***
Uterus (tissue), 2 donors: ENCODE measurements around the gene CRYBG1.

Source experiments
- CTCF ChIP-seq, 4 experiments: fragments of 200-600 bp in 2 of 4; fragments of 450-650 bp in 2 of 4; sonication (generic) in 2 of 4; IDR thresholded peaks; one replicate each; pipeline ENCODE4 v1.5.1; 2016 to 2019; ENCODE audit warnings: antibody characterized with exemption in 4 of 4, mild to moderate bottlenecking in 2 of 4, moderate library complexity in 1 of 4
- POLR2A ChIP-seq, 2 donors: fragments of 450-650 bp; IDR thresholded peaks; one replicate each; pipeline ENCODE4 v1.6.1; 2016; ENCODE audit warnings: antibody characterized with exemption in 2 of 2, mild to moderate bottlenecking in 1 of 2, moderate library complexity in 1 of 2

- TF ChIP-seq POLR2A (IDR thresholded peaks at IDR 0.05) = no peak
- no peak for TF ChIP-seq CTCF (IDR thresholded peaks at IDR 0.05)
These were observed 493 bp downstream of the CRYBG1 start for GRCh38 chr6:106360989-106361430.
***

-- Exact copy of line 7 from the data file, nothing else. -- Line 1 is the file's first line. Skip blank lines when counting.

These were observed 493 bp downstream of the CRYBG1 start for GRCh38 chr6:106360989-106361430.